Incredibly weepy this morning when I was helping my mom put up her Christmas tree today. Not like I have lots of sweet, easily recalled, Hollywood-like memories of my dad at Christmas. (My dad was around though not very present.) It was more like a visceral deepening of the understanding that Never Again Will I … (fill in the blank) with My Dad.
I went to a lovely holiday party last night. My first outing of any sorts since my father died in early October. Elegant. Warm. An annual event I’ve been to many times before. I think I knew 90 percent of the people there. Felt at ease. Among friends. Received condolences. Felt comfortable speaking of my father’s death.
Then, after talking, eating pumpkin pie and laughing with someone about foods that don’t do us right (for me it was fennel, for him it was allspice), I walked into the kitchen and someone there started telling me how they had wanted to come to The Great Gifting event I’d held to help offload many of my father’s accumulated possessions. He told me he lives in Virginia (I’m in Maryland); it was a weeknight; he couldn’t make it; et cetera. I understood. No worries, I thought.
I tried to respond.
But, I couldn’t swallow. I couldn’t speak. And I started to panic. I turned to one woman who 1) recently lost her father (and her husband lost his father, as well, within six months of her loss), 2) had helped me with sorting items before the gifting party, 3) had come to The Great Gifting with her husband and MIL and 4) is a fount of love and a open embrace of support.
I said, “I just ate some pumpkin pie. I can’t swallow. I think I might be having a reaction.”
She held my hand, put her fingers on my wrist to check my pulse, put her other hand on my heart to feel my racing heart…and to calm me. She and everyone nearby went into instant action. Within 60 seconds, I had a chair under me, James’s magical well water in a glass and down my throat, people around me who knew I’d lost my dad two months earlier; and while I was still panicked, I also knew I was safe.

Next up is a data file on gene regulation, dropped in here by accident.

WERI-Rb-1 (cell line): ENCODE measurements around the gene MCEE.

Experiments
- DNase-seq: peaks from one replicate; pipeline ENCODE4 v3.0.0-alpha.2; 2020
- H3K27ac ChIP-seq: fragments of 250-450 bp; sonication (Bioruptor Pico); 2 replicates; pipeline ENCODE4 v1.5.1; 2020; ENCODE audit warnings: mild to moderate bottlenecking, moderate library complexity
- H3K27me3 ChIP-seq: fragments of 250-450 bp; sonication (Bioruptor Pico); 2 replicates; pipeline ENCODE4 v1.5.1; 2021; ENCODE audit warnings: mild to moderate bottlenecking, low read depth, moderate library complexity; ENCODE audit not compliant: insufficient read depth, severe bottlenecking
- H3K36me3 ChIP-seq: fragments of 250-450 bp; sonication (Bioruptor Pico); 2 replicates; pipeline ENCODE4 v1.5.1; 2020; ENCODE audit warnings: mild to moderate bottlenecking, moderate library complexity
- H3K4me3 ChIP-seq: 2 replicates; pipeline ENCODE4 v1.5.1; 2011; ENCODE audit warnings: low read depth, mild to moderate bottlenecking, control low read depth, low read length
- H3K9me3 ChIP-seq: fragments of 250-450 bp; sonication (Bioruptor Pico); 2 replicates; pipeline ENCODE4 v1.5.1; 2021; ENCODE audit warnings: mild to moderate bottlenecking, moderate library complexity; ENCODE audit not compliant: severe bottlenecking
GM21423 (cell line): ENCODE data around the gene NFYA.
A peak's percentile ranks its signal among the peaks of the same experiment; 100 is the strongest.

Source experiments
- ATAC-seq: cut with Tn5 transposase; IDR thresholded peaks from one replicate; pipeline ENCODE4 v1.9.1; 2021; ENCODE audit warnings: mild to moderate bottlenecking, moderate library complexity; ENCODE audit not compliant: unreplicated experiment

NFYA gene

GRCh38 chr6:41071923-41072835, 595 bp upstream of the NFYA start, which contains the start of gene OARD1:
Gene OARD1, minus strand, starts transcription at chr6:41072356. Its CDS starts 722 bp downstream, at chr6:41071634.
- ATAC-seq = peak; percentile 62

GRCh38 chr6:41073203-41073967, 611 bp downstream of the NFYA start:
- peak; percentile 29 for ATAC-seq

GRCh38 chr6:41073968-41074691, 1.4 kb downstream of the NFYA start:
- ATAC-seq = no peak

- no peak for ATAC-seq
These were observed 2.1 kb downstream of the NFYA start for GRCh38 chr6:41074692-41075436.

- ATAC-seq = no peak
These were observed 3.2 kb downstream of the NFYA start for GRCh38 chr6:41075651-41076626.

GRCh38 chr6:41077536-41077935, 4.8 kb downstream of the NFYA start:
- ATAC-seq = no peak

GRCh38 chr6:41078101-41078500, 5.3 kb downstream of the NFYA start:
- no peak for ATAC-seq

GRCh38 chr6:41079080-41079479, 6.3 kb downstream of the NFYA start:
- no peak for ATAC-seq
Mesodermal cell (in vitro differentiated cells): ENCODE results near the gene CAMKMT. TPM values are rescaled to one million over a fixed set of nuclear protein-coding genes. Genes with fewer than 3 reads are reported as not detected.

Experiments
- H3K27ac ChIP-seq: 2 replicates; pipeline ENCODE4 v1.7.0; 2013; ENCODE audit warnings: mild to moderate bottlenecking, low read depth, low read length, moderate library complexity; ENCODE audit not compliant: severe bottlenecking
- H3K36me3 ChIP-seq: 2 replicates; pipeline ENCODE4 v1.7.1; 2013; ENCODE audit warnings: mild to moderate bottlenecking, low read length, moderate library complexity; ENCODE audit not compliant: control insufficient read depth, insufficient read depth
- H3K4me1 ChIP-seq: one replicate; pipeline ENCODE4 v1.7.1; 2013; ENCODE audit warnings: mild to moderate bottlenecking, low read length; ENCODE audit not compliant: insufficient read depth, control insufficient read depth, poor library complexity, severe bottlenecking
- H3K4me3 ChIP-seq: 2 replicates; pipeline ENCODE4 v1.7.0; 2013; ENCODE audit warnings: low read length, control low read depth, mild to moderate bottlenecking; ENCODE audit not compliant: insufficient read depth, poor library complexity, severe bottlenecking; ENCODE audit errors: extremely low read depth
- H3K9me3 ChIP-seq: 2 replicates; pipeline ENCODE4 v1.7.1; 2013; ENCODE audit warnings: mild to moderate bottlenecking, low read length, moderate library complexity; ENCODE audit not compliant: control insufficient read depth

The woman with her hand on my heart, Eúcaris, reminded me to breath, not just now, but throughout my grieving. To scream if I needed to scream. To let no one define my expression of grief, nor for me to define for anyone else (such as my siblings) what their grief should look like. We spoke. A lot. She shared. I shared. Much wisdom. Much love. And then I was okay.
Driving home, it started again. Suddenly, I couldn’t swallow. I tried breathing. Short and fast breaths; long breaths. Anything to switch up what was happening. I could swallow again. I was okay for a few minutes. Then it started up again and I couldn’t swallow. I breathed more, could swallow, then couldn’t swallow. Things went on like this for a while.
Then–in the car (what a great place for such expressions)–I went for it. I started to scream. To growl. To howl. To make whatever deep, loud, agonizing sounds I could make to pop the block and open me up so that I could swallow. Comfortably. Easily. Naturally.
#community #love #support #thankyouoneandall